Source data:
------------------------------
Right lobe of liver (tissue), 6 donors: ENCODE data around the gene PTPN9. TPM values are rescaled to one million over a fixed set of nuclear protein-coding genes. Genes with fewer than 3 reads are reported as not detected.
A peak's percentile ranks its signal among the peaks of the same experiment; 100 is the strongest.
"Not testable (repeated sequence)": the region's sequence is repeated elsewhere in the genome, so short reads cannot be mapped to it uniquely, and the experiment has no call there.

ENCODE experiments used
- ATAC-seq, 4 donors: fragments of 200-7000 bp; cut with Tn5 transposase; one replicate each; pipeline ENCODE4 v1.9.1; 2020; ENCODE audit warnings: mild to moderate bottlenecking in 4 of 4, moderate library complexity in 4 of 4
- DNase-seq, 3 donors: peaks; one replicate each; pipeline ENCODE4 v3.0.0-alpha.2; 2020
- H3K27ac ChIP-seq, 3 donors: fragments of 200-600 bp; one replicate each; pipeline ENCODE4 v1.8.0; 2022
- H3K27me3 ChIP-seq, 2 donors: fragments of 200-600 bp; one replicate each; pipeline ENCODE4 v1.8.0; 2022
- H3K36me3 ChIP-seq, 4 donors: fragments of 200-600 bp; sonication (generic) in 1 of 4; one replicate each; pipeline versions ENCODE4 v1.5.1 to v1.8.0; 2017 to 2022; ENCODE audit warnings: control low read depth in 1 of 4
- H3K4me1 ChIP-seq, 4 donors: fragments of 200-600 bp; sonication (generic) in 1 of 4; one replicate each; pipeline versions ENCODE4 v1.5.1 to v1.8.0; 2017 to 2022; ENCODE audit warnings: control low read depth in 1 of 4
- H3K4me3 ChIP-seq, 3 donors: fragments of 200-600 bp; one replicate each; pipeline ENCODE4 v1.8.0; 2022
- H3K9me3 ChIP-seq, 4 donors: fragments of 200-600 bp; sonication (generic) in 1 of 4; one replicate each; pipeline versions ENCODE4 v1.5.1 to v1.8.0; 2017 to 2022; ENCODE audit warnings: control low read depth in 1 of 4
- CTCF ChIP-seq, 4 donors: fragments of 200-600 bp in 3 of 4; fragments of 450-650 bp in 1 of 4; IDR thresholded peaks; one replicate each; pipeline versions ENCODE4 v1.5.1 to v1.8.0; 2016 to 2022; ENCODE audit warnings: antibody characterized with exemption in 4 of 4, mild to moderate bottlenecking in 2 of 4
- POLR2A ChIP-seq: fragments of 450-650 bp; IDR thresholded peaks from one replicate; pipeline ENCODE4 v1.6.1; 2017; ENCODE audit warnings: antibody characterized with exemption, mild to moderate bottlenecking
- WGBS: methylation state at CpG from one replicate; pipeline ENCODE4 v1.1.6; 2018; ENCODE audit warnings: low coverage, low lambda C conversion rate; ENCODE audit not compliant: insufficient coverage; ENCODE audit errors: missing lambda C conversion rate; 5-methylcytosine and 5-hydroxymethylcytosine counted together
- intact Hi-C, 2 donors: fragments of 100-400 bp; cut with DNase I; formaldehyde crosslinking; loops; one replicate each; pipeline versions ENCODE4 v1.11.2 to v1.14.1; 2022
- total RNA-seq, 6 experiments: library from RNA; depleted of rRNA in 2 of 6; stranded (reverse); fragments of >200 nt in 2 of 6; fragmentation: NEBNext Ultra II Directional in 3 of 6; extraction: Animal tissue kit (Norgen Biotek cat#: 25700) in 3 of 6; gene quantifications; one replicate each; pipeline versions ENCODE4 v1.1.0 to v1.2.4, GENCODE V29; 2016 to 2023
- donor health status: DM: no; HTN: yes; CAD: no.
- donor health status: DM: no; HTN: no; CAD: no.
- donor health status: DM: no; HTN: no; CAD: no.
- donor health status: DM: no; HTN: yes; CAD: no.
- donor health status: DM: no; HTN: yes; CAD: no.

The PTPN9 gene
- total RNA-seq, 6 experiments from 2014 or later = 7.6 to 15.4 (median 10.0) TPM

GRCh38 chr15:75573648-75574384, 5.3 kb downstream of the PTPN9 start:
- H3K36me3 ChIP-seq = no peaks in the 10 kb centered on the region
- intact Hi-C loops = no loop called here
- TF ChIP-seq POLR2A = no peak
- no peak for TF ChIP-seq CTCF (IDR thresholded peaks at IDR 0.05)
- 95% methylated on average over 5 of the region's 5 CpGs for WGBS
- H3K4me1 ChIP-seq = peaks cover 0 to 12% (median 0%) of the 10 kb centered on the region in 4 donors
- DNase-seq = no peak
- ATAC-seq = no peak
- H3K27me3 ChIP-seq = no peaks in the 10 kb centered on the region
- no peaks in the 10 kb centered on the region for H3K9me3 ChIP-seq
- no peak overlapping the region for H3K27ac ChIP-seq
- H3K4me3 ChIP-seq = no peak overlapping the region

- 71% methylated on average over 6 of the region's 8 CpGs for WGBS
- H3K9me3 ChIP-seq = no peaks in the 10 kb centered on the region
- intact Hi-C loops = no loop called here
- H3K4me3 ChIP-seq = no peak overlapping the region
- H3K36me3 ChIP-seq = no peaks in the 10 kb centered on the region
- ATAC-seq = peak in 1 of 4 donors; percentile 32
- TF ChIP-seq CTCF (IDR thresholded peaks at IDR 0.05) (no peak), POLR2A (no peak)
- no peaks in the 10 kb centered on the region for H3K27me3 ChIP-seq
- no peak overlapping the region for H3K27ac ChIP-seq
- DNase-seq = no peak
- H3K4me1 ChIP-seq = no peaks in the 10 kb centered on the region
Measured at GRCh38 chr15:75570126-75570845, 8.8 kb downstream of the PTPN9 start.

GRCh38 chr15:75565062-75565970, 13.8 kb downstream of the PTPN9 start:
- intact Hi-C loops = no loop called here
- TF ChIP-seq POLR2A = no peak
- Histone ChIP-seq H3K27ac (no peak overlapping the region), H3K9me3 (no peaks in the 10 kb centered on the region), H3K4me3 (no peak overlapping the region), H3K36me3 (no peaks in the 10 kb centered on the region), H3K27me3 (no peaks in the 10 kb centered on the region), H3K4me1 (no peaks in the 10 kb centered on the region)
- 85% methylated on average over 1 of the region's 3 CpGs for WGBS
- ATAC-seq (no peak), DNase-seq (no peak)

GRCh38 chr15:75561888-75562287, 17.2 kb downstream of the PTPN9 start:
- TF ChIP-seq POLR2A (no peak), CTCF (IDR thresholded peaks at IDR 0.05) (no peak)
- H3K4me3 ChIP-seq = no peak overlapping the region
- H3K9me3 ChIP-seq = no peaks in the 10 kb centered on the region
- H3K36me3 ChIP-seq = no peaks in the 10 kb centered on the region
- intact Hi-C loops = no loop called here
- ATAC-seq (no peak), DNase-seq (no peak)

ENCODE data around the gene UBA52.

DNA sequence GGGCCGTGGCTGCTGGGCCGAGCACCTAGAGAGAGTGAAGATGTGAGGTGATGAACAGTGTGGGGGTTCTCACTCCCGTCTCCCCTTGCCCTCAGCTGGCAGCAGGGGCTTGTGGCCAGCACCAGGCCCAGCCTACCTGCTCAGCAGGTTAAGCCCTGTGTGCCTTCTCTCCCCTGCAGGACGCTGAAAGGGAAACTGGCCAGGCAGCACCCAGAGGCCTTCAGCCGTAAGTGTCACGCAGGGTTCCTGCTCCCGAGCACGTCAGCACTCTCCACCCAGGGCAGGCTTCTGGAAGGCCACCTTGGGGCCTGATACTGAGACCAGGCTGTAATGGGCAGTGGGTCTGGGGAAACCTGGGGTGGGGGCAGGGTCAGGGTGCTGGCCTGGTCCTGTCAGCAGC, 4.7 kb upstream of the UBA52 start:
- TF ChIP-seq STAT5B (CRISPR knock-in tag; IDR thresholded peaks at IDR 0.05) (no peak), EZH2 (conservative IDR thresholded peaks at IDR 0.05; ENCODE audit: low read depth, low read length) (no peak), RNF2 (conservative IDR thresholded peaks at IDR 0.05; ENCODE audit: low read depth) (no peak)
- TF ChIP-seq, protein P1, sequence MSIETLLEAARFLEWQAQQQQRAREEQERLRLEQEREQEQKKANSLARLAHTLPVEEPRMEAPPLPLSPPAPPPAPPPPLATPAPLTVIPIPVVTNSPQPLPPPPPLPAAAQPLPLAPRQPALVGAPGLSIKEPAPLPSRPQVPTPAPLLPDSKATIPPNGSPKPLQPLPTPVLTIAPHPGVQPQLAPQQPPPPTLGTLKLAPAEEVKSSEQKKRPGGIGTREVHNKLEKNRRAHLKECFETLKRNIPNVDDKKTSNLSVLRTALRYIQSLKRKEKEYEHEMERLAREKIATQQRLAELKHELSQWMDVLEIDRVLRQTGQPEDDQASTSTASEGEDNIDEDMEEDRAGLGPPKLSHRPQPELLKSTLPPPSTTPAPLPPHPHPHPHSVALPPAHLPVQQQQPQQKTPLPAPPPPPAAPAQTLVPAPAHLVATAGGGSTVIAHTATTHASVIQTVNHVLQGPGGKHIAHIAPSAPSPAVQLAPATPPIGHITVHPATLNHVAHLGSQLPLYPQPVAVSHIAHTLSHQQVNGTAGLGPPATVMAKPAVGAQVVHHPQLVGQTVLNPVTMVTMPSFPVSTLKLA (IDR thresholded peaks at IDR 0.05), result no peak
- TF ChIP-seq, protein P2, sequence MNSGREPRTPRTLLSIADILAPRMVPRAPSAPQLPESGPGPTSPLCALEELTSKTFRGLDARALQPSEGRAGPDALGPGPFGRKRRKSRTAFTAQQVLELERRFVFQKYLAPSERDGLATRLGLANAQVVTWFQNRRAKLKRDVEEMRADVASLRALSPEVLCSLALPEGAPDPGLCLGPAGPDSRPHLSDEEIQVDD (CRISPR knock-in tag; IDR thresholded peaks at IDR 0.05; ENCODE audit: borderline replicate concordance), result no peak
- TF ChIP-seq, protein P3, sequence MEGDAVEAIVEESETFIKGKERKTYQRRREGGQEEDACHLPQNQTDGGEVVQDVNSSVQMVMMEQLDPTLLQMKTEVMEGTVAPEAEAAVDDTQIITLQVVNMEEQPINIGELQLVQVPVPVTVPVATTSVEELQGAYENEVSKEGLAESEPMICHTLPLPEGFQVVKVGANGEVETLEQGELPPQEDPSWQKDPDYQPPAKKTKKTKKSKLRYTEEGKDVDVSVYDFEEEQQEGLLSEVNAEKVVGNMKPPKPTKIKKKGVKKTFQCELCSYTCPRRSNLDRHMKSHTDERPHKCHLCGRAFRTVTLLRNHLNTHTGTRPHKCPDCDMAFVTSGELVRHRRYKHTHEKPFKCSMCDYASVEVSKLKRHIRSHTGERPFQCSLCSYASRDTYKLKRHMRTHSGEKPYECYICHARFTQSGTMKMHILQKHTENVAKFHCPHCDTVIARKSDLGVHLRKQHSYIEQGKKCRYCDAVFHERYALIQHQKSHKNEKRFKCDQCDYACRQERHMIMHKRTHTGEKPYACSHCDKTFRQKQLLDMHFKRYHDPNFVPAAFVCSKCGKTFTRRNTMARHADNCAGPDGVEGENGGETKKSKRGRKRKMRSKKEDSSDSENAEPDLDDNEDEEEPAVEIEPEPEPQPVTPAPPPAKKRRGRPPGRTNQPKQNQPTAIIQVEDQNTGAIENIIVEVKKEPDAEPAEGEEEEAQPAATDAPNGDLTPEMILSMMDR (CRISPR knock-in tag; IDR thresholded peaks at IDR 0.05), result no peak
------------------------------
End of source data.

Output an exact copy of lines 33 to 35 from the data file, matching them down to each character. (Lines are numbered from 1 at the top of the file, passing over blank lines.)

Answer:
- ATAC-seq = no peak
- H3K27me3 ChIP-seq = no peaks in the 10 kb centered on the region
- no peaks in the 10 kb centered on the region for H3K9me3 ChIP-seq